The second criterion asks "whether the design, location or proposed operation will protect the environment by being consistent" with state laws. Nims said the Hartmans have planned to construct their single-building facility and manure-holding pit with Midwest Plan Service, which he said is a university-based blueprint designed to prevent runoff and other environmental damage.

Nims said the hog farm is set back substantially from residences, noting it is farther away than the minimum setback requirements. Nims said the Hartman farm is 1,540 feet from neighboring residences and 3,080 feet from Sibley, also noting that the farm is not in an environmentally sensitive area.

Nims said the Hartmans plan to have a maximum manure storage capacity of one year, and the hog house’s strong concrete design plans will eliminate any change that manure would seep out. Nims said the facility will be designed to divert clean drinking water away from the facility so it will not be affected. The manure is planned to be drilled into farmland on the Hartmans’ 630 acres surrounding the building using an injection method rather than simply spreading it on top of the soil, which cuts down on odor.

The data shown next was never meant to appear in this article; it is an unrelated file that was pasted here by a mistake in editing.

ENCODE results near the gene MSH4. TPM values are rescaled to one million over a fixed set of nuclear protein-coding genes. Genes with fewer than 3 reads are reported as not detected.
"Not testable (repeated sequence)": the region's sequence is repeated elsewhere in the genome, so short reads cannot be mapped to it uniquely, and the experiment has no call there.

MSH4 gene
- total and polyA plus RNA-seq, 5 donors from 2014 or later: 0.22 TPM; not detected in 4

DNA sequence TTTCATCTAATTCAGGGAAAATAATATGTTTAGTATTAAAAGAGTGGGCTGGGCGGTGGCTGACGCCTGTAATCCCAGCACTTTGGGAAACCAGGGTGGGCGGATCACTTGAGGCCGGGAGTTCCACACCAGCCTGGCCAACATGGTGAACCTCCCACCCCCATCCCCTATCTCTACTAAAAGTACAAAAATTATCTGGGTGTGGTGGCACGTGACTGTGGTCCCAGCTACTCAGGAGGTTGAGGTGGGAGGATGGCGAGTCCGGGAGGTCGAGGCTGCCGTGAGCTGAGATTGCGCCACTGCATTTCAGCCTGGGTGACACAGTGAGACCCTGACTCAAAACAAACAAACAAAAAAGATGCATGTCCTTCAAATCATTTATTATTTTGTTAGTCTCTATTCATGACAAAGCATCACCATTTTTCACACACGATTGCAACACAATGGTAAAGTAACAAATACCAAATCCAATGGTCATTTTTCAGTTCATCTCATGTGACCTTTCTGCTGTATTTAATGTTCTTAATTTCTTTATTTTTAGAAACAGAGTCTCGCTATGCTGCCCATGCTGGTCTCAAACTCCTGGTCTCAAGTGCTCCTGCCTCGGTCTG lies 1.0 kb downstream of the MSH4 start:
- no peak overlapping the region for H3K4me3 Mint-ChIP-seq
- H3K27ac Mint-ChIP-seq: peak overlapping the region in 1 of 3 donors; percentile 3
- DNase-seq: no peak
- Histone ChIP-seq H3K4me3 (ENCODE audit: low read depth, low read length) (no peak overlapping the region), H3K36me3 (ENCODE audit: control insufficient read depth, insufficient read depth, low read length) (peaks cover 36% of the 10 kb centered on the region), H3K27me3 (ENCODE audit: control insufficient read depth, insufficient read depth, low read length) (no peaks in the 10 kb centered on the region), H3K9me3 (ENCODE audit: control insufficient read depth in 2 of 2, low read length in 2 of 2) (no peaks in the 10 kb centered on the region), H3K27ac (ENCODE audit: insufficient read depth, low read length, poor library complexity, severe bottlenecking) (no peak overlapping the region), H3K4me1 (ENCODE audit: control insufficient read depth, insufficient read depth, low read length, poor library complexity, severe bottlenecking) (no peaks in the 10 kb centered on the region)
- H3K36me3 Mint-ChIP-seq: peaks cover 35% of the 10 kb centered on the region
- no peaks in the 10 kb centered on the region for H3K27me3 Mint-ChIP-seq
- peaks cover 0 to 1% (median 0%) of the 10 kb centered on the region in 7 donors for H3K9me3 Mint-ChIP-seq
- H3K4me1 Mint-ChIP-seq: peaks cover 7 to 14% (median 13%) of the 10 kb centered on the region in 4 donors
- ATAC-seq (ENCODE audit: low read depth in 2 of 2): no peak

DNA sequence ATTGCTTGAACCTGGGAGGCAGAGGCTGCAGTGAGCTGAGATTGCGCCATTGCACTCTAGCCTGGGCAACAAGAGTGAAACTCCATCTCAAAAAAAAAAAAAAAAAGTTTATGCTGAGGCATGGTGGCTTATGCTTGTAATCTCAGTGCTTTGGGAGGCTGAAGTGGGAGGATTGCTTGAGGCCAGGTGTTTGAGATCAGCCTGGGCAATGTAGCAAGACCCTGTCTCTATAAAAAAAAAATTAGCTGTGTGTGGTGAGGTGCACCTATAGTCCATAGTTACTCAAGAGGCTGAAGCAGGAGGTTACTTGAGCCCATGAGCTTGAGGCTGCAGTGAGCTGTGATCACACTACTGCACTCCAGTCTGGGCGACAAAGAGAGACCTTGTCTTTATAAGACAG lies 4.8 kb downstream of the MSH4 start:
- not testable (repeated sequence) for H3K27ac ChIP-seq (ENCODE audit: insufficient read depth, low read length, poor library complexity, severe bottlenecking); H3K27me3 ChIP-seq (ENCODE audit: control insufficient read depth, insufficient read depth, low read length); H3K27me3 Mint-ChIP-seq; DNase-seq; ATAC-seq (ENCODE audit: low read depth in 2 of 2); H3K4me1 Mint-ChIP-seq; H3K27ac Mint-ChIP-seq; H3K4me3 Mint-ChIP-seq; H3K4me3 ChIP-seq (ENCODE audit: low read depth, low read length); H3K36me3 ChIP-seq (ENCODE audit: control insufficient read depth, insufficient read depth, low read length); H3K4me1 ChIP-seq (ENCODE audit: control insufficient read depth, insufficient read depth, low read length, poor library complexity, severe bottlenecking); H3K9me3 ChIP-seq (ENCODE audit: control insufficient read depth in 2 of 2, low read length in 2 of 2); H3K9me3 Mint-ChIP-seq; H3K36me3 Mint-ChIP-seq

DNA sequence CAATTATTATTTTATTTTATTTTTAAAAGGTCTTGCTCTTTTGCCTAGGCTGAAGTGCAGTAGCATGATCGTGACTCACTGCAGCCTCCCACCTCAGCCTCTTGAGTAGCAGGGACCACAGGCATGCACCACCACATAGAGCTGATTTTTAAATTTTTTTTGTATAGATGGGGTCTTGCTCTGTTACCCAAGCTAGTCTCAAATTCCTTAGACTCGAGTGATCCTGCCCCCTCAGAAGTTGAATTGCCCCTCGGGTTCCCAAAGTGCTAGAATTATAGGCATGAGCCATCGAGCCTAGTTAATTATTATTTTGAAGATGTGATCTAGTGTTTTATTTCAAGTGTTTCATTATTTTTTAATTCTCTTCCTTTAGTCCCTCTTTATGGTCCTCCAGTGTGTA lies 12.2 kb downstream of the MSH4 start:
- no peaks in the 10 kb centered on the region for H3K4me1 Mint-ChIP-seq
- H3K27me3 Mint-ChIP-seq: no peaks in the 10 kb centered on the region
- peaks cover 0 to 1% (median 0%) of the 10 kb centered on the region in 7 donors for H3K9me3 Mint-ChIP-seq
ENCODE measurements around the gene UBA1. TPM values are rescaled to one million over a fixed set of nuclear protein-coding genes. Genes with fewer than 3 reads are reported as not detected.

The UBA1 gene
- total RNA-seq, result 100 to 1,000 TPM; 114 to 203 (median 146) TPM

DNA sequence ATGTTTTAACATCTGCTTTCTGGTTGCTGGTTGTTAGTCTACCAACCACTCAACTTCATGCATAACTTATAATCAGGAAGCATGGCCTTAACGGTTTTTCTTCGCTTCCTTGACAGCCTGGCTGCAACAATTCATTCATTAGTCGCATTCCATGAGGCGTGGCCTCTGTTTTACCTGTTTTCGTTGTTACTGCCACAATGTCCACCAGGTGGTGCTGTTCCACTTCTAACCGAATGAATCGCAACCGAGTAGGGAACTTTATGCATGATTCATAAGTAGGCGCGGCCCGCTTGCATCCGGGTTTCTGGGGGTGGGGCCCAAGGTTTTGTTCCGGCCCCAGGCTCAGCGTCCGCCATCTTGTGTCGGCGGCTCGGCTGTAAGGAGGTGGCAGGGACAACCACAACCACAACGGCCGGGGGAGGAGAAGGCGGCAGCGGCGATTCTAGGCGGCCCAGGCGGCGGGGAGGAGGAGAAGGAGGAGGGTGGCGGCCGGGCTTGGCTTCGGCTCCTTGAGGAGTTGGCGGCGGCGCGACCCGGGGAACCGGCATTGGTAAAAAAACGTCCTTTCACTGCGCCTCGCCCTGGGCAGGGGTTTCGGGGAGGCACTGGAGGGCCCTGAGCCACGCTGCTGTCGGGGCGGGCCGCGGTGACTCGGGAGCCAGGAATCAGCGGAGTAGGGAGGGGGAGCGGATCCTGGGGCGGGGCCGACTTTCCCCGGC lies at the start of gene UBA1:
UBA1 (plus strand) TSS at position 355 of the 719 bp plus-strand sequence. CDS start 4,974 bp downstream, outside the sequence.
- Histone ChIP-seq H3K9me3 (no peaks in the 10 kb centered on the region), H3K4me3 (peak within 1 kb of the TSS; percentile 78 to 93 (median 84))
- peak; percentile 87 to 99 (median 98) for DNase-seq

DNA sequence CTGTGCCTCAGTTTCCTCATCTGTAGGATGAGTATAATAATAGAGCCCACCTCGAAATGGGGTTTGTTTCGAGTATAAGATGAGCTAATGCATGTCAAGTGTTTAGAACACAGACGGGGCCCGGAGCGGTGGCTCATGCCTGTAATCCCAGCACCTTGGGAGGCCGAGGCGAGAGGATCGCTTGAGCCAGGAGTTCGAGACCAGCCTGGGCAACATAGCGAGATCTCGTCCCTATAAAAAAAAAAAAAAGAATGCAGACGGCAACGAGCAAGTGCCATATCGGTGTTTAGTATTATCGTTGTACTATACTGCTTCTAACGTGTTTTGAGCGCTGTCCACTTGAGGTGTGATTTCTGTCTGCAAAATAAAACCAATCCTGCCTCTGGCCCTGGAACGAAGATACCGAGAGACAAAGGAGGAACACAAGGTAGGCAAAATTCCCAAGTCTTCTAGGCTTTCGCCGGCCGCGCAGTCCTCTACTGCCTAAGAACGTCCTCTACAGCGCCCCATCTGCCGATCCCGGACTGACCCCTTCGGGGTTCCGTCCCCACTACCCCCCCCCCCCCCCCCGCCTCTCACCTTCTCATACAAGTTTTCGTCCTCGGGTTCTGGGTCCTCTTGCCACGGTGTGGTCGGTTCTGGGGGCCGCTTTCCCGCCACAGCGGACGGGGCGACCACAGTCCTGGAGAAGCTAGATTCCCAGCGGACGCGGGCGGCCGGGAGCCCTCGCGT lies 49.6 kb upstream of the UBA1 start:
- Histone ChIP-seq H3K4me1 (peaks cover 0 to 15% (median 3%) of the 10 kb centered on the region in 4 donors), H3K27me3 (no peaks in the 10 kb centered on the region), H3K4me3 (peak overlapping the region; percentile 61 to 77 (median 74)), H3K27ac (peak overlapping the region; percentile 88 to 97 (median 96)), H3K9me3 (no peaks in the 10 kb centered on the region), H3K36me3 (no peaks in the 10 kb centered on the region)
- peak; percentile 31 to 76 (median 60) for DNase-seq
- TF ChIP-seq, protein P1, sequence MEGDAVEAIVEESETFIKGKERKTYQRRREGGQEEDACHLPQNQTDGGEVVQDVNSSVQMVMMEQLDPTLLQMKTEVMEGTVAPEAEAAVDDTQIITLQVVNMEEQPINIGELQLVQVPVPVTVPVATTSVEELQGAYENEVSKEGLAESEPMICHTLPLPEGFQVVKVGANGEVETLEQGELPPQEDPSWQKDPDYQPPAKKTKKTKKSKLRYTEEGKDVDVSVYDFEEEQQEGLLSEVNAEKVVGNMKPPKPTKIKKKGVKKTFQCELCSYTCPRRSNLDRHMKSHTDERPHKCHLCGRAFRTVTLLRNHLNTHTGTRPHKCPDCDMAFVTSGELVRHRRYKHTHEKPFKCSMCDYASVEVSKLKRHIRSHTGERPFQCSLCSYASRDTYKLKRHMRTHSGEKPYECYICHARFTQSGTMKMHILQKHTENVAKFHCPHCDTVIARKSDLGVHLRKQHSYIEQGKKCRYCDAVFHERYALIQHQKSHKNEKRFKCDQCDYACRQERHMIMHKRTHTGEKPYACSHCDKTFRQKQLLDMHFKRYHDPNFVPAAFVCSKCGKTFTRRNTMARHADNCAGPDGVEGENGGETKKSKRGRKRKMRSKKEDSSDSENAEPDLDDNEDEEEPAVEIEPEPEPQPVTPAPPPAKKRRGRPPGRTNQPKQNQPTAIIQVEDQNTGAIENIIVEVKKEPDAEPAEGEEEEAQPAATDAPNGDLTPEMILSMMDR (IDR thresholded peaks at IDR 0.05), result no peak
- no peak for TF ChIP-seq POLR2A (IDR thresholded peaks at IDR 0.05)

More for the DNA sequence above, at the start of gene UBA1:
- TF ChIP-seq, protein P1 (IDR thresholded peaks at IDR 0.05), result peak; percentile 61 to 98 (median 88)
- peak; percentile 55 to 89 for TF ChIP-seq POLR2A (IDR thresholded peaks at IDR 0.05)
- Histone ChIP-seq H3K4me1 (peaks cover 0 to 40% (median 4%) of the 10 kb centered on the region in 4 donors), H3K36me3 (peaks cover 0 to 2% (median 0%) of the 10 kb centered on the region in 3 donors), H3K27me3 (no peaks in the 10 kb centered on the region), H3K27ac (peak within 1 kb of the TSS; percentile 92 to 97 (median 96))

Nims also said only four total trucks will be impacted along the highway, with those trucks being feed trucks and others for livestock transportation.

Following Nims’ presentation, a state ag department administrator opened the floor to audience members who were allowed first to ask questions, submit written testimony and finally speaking orally at a podium in the front for a maximum of three minutes each.